The next time you hit a poor golf shot, be thankful.
It could be worse, or at least more frustrating. You could be among the thousands of golfers who always hit the ball great, shoot in the mid-60s and whip everybody except the absolute elite.
These players exist in a purgatory known as the minitours, where dreams are big but the odds of ultimate success are so slim that talent is practically a curse.
Grant Norton turned pro and started his minitour existence late in 2010. He's one of 89 pros in the Northern California Open this week at Whitney Oaks, where you won't find glamor, adoring fans or fancy cursive names on fancy golf bags.
It's the latest stop on a pothole-filled road to what most hope leads to the PGA Tour. It's Norton's 23rd way-off-Broadway tournament of the year.
While playing most tournaments requires travel and lodging expenses along with an entry fee, generally adding up to between $1,500 and $2,000 per event, this is a home event for Norton, a Rancho Murieta resident.
Entry fees fund purses, and Norton paid $600 to play for a first prize of $6,000. If he makes the cut, he breaks even on the entry fee.
"We are professional gamblers," Norton said. "But this is not about making money. It's about gaining experience. I'm learning how to play well week in and week out."
Norton, a soft-spoken 25-year-old, estimates he lost $5,000 in 2011, broke even in 2012 and has "made enough to pay the few bills I have," this year.
Among the PGA, Web.com, European and various tours in Canada, Asia, Australia, South America and Africa, and more than 60 minitours throughout the United States, maybe 600 men worldwide under age 50 earn enough annually to suggest they make a living playing golf.
That number is significantly lower for women.
Finances as much as talent dictate who continues to pursue the dream of reaching golf's major leagues and the accompanying windfall.
Folsom's Kevin Lucas, 25, could afford to play only close to home after turning pro last year. His prospects for this year weren't any better - until a conversation with a family friend at his brother's wedding led to a sponsorship deal.
The sponsoring couple pay all of Lucas' golf-related expenses and get a percentage of his earnings in return. Lucas knows he's one of the lucky ones.
"My game has risen to a whole new level because of them," he said.
He's played in 20 events and won twice, and his biggest check was $4,000. More importantly, he's been able to seek the stiffest competition that will best prepare him for his ultimate goal.
Cameron Park's Jake Johnson, 23, opted for a path less taken - for Californians, at least - joining the eGolf Professional Tour in the Carolinas this year after turning pro last year. He wanted to expedite the learning curve with travel and unfamiliar grasses and courses.
While he's had little success on the course - he missed 11 cuts in 12 events, seven by one shot - at an estimated cost of $30,000, he believes the experience will benefit him in the long run.
"I'm taking more from it than I lost," he said. "It's a drop in the bucket for what could be a very lucrative career."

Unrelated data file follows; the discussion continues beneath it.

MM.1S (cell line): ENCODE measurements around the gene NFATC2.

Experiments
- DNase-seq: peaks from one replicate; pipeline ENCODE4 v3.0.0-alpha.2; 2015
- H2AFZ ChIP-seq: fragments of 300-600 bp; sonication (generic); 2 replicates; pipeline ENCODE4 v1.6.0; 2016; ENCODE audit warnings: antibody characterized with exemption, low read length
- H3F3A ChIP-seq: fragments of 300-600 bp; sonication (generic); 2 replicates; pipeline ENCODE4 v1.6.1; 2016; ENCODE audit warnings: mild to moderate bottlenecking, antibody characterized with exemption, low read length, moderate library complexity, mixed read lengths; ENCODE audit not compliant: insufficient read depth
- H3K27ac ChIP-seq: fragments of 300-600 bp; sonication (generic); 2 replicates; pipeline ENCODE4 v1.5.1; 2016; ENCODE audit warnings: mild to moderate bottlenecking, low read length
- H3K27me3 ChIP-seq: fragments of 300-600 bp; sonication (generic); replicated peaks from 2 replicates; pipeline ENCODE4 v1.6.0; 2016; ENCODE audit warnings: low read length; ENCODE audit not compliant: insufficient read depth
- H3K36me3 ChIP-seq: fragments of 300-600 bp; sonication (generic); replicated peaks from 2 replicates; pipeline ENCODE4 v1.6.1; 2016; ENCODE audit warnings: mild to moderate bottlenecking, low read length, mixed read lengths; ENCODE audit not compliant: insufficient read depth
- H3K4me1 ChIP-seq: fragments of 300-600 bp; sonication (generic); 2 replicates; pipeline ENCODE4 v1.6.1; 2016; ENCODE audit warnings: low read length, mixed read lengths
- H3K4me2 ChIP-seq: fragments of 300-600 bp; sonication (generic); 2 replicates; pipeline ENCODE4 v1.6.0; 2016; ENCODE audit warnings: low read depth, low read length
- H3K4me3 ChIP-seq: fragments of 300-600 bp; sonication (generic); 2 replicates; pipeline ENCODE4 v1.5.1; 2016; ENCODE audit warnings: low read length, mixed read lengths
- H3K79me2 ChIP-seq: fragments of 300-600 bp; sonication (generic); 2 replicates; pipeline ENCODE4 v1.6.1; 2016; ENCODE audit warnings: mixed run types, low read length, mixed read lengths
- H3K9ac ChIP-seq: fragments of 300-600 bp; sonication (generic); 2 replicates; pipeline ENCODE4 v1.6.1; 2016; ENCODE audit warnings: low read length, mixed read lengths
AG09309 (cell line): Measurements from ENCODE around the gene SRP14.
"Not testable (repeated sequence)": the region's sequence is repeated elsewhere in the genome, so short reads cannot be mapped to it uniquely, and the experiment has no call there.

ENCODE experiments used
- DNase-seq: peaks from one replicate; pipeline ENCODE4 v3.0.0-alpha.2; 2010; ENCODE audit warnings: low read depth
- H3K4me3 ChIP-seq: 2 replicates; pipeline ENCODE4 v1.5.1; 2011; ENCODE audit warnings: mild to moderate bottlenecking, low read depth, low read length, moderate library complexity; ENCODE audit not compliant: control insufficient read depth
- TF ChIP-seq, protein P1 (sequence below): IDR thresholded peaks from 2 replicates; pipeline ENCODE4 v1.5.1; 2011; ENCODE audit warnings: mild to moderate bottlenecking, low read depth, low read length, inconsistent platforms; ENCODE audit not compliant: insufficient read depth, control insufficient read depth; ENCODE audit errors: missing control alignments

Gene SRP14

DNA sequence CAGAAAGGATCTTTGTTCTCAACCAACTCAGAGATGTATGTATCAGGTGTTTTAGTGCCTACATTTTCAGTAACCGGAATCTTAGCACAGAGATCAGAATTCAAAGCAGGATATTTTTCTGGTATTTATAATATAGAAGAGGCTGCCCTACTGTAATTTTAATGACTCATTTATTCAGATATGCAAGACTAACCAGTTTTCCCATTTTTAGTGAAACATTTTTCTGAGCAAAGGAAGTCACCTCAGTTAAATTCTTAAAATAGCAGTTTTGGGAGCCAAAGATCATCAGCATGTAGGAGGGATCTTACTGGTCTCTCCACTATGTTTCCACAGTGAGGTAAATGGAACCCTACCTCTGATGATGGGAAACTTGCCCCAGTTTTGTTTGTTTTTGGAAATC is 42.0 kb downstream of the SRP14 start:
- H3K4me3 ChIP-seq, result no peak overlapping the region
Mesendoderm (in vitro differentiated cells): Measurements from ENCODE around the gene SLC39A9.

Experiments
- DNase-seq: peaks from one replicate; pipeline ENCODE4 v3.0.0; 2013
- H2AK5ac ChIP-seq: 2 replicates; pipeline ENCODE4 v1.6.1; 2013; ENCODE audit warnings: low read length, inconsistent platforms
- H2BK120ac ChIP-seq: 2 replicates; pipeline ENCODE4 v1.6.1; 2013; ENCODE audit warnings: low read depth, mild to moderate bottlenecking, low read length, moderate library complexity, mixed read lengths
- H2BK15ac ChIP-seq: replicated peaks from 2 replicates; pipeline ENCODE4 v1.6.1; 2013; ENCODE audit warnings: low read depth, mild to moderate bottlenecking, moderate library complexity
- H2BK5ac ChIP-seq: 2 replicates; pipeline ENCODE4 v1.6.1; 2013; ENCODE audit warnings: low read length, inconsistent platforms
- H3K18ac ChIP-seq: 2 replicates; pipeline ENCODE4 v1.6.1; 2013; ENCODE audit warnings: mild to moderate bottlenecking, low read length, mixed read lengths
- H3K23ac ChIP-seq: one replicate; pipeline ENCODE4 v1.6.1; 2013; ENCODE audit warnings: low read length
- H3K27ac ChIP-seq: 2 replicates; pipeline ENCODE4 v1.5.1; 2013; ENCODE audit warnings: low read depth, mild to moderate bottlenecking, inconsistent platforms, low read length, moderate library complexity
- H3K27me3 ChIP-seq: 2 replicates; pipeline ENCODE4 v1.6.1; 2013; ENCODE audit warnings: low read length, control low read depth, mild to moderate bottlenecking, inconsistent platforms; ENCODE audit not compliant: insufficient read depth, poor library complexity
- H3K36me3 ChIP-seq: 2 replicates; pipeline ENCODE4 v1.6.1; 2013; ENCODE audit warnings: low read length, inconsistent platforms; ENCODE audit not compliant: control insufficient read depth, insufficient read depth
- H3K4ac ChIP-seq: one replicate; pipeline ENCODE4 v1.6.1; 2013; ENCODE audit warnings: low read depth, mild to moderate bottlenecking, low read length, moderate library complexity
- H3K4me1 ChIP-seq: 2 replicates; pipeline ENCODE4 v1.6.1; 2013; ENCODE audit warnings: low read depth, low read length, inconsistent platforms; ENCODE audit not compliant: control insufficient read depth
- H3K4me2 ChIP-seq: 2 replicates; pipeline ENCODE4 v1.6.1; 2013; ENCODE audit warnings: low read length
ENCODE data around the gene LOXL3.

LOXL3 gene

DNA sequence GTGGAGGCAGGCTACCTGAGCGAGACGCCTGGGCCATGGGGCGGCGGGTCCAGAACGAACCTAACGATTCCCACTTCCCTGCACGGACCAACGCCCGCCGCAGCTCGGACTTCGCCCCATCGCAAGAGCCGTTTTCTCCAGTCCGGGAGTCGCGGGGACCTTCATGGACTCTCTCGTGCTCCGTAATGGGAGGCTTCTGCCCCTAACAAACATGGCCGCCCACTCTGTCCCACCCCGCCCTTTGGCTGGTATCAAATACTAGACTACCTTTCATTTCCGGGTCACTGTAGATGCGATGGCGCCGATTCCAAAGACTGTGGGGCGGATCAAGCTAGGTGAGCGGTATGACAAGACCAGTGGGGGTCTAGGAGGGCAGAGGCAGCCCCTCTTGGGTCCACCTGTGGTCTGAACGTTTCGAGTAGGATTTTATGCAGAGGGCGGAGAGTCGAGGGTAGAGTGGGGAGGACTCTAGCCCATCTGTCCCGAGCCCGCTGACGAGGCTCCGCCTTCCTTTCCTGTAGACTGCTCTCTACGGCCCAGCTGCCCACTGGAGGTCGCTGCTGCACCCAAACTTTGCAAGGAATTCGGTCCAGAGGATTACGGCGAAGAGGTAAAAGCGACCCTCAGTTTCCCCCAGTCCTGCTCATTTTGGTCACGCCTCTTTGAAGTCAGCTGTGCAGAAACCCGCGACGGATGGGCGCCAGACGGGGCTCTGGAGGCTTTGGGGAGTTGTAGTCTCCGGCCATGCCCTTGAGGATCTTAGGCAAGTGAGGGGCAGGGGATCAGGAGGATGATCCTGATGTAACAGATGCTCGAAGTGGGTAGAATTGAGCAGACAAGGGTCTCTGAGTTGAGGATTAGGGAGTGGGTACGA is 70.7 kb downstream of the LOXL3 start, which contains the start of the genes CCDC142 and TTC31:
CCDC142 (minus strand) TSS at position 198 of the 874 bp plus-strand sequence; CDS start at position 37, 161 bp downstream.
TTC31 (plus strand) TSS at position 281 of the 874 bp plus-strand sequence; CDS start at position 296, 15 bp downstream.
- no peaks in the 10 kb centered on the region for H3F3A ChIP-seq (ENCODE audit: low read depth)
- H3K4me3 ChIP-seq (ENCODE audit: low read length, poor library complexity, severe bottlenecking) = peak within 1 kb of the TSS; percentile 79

Norton, Lucas and Johnson - young, optimistic and with healthy heads of hair curling out from under their golf caps - are among dozens of players with Sacramento-area ties pursuing their dream on the minitours. They range from thirtysomethings Scott Gordon and Dillon Dougherty to recent college graduates Ben Geyer and Tyler Raber.
For every phenom like Jordan Spieth and Rickie Fowler, there are 10 players on the PGA Tour who clawed their way up the minitours.
Ted Potter Jr. was a Hooters Tour legend before he made it to the Nationwide-now-Web.com Tour in 2004, where he missed the cut in all 24 starts. He won the PGA Tour's Greenbrier Classic in 2012.
Rich Beem was moderately successful on the Dakotas Tour before becoming a major-championship winner.
James Hahn was selling shoes at a Pleasanton Nordstrom before parlaying success on the Gateway Tour to the PGA Tour in 2012.
Norton, Lucas and Johnson each won a college tournament but didn't exhibit the ability to suggest success as a pro. Norton, a short-game magician, and Johnson, with prodigious power, said Sacramento State director of golf David Sutherland, a longtime touring pro, encouraged them.
"It's something we've thought about since we were kids," Johnson said. "As kids, we used to say, 'This putt is to win the Masters.' Now it's real. I didn't want to be years down the road seeing players I used to beat succeeding and wonder why that wasn't me."
The PGA Tour's annual qualifying tournament, which feeds to the Web.com Tour for the first time this year, remains the narrow window through which nearly every player not named Tiger Woods, Spieth or Fowler must pass. Lucas and Johnson advanced through prequalifying last month, while Norton was exempt into next month's first stage.
Minitours have been around since the PGA Tour took its current shape in 1968. For more than 20 years, until the Ben Hogan Tour - the forerunner to the Web.com Tour - came under the umbrella of the PGA Tour as a developmental tour in 1990, there were arguably more good players on minitours since there were fewer places to play.
Norton, Lucas and Johnson, when pressed, broke down a typical minitour field: 50 percent can win, 25 percent can do OK if they play their best and 25 percent are contributing to the pot. Of the 50 percent who can win, maybe 5 percent have what it takes to reach and succeed at the next level, they said.
"You have to know that you're going to be that guy," Lucas said. "The true competitor is tested at every level. The ones who succeed are the ones who are able to raise their games to meet every new challenge."
Call The Bee's Steve Pajak, (916) 326-5526.